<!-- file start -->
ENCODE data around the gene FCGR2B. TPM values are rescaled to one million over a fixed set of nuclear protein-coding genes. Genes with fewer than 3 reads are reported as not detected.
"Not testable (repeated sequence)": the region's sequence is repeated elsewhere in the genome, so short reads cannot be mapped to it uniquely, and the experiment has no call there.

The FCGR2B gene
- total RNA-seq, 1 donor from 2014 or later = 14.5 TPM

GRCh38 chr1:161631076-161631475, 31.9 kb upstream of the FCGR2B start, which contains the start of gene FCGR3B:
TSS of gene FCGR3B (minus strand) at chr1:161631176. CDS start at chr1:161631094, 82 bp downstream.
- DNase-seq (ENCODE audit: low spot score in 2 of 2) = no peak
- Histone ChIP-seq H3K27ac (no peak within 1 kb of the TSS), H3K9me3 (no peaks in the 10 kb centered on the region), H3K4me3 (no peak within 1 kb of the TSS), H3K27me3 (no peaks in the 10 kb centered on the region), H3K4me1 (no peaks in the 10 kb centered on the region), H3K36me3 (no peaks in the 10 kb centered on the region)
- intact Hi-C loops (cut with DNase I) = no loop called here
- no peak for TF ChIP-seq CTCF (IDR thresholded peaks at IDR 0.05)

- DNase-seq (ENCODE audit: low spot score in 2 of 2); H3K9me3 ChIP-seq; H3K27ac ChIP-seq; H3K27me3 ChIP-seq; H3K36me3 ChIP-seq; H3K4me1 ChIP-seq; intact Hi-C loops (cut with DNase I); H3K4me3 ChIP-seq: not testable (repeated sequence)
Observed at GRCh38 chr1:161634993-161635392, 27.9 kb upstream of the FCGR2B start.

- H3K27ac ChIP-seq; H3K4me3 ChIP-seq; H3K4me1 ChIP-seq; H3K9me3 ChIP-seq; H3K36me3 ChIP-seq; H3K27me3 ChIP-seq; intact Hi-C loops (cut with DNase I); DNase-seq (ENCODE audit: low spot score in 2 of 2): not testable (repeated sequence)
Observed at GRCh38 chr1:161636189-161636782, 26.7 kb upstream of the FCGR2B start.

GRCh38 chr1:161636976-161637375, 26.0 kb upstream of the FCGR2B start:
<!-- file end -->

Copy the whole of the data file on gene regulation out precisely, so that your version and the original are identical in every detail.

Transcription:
ENCODE data around the gene FCGR2B. TPM values are rescaled to one million over a fixed set of nuclear protein-coding genes. Genes with fewer than 3 reads are reported as not detected.
"Not testable (repeated sequence)": the region's sequence is repeated elsewhere in the genome, so short reads cannot be mapped to it uniquely, and the experiment has no call there.

The FCGR2B gene
- total RNA-seq, 1 donor from 2014 or later = 14.5 TPM

GRCh38 chr1:161631076-161631475, 31.9 kb upstream of the FCGR2B start, which contains the start of gene FCGR3B:
TSS of gene FCGR3B (minus strand) at chr1:161631176. CDS start at chr1:161631094, 82 bp downstream.
- DNase-seq (ENCODE audit: low spot score in 2 of 2) = no peak
- Histone ChIP-seq H3K27ac (no peak within 1 kb of the TSS), H3K9me3 (no peaks in the 10 kb centered on the region), H3K4me3 (no peak within 1 kb of the TSS), H3K27me3 (no peaks in the 10 kb centered on the region), H3K4me1 (no peaks in the 10 kb centered on the region), H3K36me3 (no peaks in the 10 kb centered on the region)
- intact Hi-C loops (cut with DNase I) = no loop called here
- no peak for TF ChIP-seq CTCF (IDR thresholded peaks at IDR 0.05)

- DNase-seq (ENCODE audit: low spot score in 2 of 2); H3K9me3 ChIP-seq; H3K27ac ChIP-seq; H3K27me3 ChIP-seq; H3K36me3 ChIP-seq; H3K4me1 ChIP-seq; intact Hi-C loops (cut with DNase I); H3K4me3 ChIP-seq: not testable (repeated sequence)
Observed at GRCh38 chr1:161634993-161635392, 27.9 kb upstream of the FCGR2B start.

- H3K27ac ChIP-seq; H3K4me3 ChIP-seq; H3K4me1 ChIP-seq; H3K9me3 ChIP-seq; H3K36me3 ChIP-seq; H3K27me3 ChIP-seq; intact Hi-C loops (cut with DNase I); DNase-seq (ENCODE audit: low spot score in 2 of 2): not testable (repeated sequence)
Observed at GRCh38 chr1:161636189-161636782, 26.7 kb upstream of the FCGR2B start.

GRCh38 chr1:161636976-161637375, 26.0 kb upstream of the FCGR2B start: